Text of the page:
Take a look at your IT policy. Take a long look. Is it still relevant? If your policy was written in the era of desktop devices but your users work on mobiles and tablets, then there’s a chance – a very strong chance – that it’s painfully out of date. It might even be hobbling your company’s growth and your staff’s productivity.
The Bring Your Own Device (BYOD) movement and the consumerization of IT have pushed work out of the confines of the office, creating an agile workforce that can access information from anywhere (connectivity permitting), anytime, with any device. Indeed, it’s not so much about the ‘device’ in BYOD, nor about the ‘your own’ – it’s more about the whole mobility movement distilling down to ensure that the information users need to get the job done is treated appropriately and with respect. If your IT policy is still geared towards the antiquated traditional desktop approach, then rip it up. It’s time to start again.
The IT Policy Checklist
That’s why we’ve produced the IT Policy Checklist to help if you’re starting again and creating a policy that embraces BYOD and builds towards becoming a mobile enterprise. Click the image below to see the checklist and start working through it:
Trapped in Two Worlds
Many companies have found themselves trapped in two worlds. When the BYOD movement descended on them they had very little option but to allow their users to adopt this way of working. But, simultaneously, they stuck with IT policies that were no longer relevant. Forrester’s recent Mobile Workforce Adoption Trends research found that 29% of the workers surveyed used three or more mobile devices. In 2011 the number was 23%.
This conflict can have serious consequences on many levels. First of all there’s the issue of security. If you’re allowing users to work on their own devices, then you need to make sure the company’s data is secure. You also need to make sure the users know that if their device is compromised, they may well lose all their personal data.
These companies also need to make sure their users are working with approved apps. Mobile working is excellent for enabling people to engage with clients more easily, but there needs to be control over which data is and isn’t shared with them. If apps aren’t approved by a smart IT policy, then data leakage might occur to the detriment of the company.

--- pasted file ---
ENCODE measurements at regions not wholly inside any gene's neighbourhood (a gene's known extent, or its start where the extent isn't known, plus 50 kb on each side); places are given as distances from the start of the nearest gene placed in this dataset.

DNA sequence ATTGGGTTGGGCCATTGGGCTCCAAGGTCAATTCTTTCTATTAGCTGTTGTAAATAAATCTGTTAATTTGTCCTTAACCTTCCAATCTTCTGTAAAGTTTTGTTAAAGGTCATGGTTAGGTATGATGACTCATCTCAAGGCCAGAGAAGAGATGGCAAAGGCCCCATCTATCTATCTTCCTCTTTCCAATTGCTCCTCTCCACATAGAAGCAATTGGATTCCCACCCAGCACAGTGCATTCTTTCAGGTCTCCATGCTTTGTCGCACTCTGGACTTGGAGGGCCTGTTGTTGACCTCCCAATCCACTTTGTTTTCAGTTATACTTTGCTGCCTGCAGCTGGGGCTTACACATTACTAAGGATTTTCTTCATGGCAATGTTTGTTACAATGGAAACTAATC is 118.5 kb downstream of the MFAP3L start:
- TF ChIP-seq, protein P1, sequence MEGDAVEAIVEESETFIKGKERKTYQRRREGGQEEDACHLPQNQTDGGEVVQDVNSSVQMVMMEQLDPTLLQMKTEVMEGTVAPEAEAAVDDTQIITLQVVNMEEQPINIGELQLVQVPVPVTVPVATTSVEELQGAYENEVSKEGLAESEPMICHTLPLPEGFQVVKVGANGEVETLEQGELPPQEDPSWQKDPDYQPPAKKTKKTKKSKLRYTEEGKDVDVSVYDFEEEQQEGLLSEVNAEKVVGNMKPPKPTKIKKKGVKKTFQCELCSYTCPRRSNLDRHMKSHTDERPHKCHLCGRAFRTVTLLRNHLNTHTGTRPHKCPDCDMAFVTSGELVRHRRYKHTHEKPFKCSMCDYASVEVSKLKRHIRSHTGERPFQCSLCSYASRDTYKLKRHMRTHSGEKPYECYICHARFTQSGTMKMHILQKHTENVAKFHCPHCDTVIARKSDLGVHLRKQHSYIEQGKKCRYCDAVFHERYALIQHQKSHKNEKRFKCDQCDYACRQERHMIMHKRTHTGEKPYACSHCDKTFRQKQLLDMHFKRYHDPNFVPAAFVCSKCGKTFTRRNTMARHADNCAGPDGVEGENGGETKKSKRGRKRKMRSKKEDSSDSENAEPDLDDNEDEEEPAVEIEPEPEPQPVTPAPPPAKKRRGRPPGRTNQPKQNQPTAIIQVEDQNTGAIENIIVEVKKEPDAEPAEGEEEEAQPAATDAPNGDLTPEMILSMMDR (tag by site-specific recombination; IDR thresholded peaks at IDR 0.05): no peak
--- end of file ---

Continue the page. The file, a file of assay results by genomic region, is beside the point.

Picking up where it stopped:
And if these companies aren’t introducing IT policies that cover BYOD (or, from a more holistic viewpoint, any device), then there’s every chance that they aren’t offering their staff training or good guidance on good BYOD usage. Investing in training (including setting up community based support systems) creates that first level of governance, where the staff are given the knowledge they need to protect their devices and the company’s data.
Evolving into Mobile Enterprises
What’s more is, these companies – by clinging to policies relating to outdated technology – are inhibiting themselves from transforming into mobile enterprises. BYOD is just the gateway – in the long-term, the device doesn’t matter. It’s the ability to provide users with the information and data they need – on whatever platform they want to use – that will truly allow companies to grow and prosper as technology develops. But if you’re tied to an IT policy that caters only to desktop users, then you’ll lack the ability to evolve into an agile enterprise. If you want more advice on how to turn your company into a mobile enterprise, head over to HP’s Mobile Enterprise of The Future micro site.
So if you’re ready to move on, tear up that old IT policy, download the checklist and start ticking off those points as you head towards a future of mobility.